Market Commentary – November 6, 2020

Kevin Jock

6th November 2020

    U.S. election fatigue setting in on day 3 as neither party concedes. Democratic nominee Joe Biden inches closer to the needed 270 electoral votes to win presidency. A definitive win in either Pennsylvania, Georgia, Nevada or North Carolina would assure victory. On Thursday Biden addressed there was “no doubt” he would be elected the 46th president of the United States. Meanwhile, Trumps’ administration files lawsuits as a path to victory claiming illegal vote counting post-election day. Georgia and Michigan judges have already thrown the cases out of court citing a lack of evidence.

    As investors abandon pre-election risk-off positioning, momentum continues Thursday with Wall Street rallying for 5 consecutive days regaining lost ground from the week before. Though a gridlocked government would infer a lower probability of a timely and sizeable stimulus package, it would also dim prospects to enact tougher corporate regulations or taxes.

    America’s uncertainty failed to hurt European sentiment as broad-based benchmarks followed suit to 2-week highs. Despite a resurgence in COVID cases, strong Q3 earnings and optimistic company outlooks lifted investor spirits. Likewise, fresh quantitative easing buoyed the FTSE higher.


Figure 1 (Source: IS Prime): Bitcoin daily chart : Recent meteoric rise in Bitcoin, sees the cryptocurrency only 22% away from all time highs back in 2017

    Mixed opening from Asia with Australia and Japan edging into positive territory whilst Hong Kong pointed lower after Beijing reigned in on Ant Group’s $37bn IPO. Chinese authorities suspended the IPO, potentially up to 6 months on the basis it would cause market instability evident from the recent frenzy in both Hong Kong and Shanghai exchanges.

    With risk appetite increasing, lackluster demand saw the American greenback retreat further. The pound and euro, previously underperforming among majors, exhibited significant gains on Thursday. Up 155 and 115 pips respectively. Similarly, the Aussie and Kiwi hit multi-week highs. Among exotics, a ferocious break through the 31.000 support has the Thai Baht settling at 30.700. China’s yuan slips further after the central bank set a weaker USDCNH mid-point. Elsewhere, gold soars $44 to $1,949 and bitcoin breaks $15,500 amid authorities auctioning off previously seized Silk Road cryptocurrencies worth $1bn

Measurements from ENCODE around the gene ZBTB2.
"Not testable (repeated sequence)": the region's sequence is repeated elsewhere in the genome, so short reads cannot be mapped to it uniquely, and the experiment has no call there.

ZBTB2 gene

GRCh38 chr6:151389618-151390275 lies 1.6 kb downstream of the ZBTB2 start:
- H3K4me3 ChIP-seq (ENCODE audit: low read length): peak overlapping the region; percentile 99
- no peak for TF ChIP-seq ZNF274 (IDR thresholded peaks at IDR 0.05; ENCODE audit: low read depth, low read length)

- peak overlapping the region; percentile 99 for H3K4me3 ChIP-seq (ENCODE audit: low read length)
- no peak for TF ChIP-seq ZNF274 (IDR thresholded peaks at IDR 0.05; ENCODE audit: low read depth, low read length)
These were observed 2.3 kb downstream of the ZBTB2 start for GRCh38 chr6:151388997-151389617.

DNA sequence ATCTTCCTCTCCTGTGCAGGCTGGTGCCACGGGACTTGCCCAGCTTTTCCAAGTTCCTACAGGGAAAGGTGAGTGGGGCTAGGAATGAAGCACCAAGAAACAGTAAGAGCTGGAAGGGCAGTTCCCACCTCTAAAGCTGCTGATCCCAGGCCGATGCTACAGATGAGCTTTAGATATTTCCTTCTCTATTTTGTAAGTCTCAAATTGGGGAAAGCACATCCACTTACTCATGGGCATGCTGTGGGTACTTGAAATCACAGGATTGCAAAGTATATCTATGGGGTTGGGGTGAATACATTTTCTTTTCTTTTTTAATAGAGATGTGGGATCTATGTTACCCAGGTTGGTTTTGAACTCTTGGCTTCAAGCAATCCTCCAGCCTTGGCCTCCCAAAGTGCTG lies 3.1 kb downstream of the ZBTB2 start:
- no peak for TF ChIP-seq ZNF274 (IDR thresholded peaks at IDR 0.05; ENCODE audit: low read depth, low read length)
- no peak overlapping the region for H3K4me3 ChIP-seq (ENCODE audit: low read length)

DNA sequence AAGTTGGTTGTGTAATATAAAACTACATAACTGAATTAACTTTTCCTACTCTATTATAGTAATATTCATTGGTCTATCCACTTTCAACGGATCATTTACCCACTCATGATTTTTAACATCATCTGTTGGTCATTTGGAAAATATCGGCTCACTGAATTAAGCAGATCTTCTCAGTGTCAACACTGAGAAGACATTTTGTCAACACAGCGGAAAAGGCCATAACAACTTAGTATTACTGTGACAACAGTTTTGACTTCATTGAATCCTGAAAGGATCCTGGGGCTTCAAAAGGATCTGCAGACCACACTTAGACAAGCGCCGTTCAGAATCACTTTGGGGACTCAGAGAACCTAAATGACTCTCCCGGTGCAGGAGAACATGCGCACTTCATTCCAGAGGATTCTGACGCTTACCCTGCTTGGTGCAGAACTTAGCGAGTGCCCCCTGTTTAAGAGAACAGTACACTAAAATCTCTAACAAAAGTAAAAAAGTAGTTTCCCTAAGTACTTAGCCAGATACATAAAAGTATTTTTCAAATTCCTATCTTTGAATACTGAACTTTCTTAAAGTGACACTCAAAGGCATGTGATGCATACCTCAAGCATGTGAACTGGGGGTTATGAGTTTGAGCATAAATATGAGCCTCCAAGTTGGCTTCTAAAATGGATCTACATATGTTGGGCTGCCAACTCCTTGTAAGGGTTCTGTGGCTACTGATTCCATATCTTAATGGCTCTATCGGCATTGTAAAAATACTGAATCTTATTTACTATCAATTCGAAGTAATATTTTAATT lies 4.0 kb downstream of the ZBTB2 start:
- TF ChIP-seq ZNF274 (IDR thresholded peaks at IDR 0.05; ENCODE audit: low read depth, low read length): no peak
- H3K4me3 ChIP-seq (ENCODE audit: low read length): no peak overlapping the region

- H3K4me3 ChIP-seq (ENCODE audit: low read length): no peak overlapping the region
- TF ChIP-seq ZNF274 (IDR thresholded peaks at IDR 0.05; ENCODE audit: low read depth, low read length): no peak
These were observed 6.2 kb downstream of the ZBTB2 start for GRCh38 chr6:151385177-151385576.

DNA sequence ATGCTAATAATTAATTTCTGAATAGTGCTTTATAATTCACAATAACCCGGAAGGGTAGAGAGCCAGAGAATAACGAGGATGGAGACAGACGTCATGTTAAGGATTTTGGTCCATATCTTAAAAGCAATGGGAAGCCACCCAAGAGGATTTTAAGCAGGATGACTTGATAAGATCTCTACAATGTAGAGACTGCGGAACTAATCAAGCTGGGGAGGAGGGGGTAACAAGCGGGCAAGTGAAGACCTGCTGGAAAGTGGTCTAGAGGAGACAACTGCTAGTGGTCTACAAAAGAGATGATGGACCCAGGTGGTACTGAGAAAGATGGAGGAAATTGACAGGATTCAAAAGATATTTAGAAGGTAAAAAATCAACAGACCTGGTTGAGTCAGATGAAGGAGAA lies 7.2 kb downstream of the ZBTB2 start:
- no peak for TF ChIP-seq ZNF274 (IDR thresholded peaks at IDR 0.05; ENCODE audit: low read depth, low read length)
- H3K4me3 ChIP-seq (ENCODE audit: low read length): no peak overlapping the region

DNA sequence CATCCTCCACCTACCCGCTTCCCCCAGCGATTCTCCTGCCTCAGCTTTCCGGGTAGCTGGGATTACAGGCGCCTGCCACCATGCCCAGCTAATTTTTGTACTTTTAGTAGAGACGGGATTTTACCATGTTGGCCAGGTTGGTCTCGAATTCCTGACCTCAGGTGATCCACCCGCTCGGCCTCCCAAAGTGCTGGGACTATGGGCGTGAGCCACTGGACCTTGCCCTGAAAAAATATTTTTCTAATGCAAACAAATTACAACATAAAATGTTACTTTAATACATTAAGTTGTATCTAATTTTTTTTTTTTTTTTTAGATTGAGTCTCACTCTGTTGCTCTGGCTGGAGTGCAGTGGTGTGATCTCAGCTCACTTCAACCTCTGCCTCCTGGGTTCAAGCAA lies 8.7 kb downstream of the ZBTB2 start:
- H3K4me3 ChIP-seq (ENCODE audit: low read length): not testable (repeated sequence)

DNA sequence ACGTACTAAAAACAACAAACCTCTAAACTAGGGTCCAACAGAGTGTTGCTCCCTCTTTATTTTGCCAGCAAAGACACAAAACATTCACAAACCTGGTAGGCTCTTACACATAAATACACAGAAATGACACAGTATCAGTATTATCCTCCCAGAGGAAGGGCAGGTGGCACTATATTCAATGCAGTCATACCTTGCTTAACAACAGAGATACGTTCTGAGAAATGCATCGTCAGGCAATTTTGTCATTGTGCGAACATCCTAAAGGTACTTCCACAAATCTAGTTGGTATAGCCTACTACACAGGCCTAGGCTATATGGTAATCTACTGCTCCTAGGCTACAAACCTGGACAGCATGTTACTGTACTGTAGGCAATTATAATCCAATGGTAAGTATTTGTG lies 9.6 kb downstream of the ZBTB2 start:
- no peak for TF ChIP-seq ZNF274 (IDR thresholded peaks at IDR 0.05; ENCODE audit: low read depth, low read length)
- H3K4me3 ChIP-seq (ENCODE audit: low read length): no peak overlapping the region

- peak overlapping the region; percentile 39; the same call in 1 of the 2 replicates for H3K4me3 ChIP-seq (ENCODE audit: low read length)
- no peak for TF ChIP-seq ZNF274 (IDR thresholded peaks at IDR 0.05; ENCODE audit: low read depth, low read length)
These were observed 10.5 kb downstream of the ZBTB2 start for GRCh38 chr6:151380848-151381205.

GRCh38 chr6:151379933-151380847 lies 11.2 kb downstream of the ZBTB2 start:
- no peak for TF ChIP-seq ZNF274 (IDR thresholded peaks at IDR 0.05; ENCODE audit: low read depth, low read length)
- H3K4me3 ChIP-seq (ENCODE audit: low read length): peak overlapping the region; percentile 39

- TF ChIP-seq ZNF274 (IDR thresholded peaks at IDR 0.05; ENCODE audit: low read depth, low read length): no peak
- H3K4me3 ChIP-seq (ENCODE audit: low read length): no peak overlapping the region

Headliner to Review

  • The official bank rate remains at 0.1%. The Bank of England expanded its easing and raised its asset purchase liability by 150 billion pounds to 895 billion pounds to reduce the negative effects to the British economy from another lockdown.
  • The unemployment claims in the United States dropped by 7,000 last week to 751,000, which is more than market expectations. The average number of new applications for unemployment assistance in the four weeks was 787,000, a decrease of 4,000.
  • The Federal Reserve keeps the near-zero interest rate policy and the ongoing bond purchase program, which leads to a negative effect to the US dollar. The Fed is working hard to stimulate economic growth after the COVID-19 pandemic caused business shutdowns and severely damaged the economy.
  • It is similar in Australia, the RBA said that the board remains prepared to expand the bond-buying program. The RBA take on QE correlates to that statement by the Federal Reserve in the US, as the US central bank pushed for additional fiscal and monetary stimulus to boost the economic recovery.

Headliner to Watch

  • Headline employment figures expected to keep improving in America with employment change higher by 595K and the jobless rate lower to 7.7%. Despite a lack of fiscal stimulus, the labour market is expected to continue to improve as long as the nation forgoes lockdown amid rising coronavirus cases.
  • Likewise, Canadian employment change expected to keep positive with 56K people finding jobs, though the unemployment rate remains at 9%.
  • U.S. election count continues through Friday, with most battleground states expected to finish counting the last mail-in ballots by the days end. If neither party concedes and U.S. courts become involved, definitive results may take weeks.

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Antony Tan
Ben Li
Kevin Jock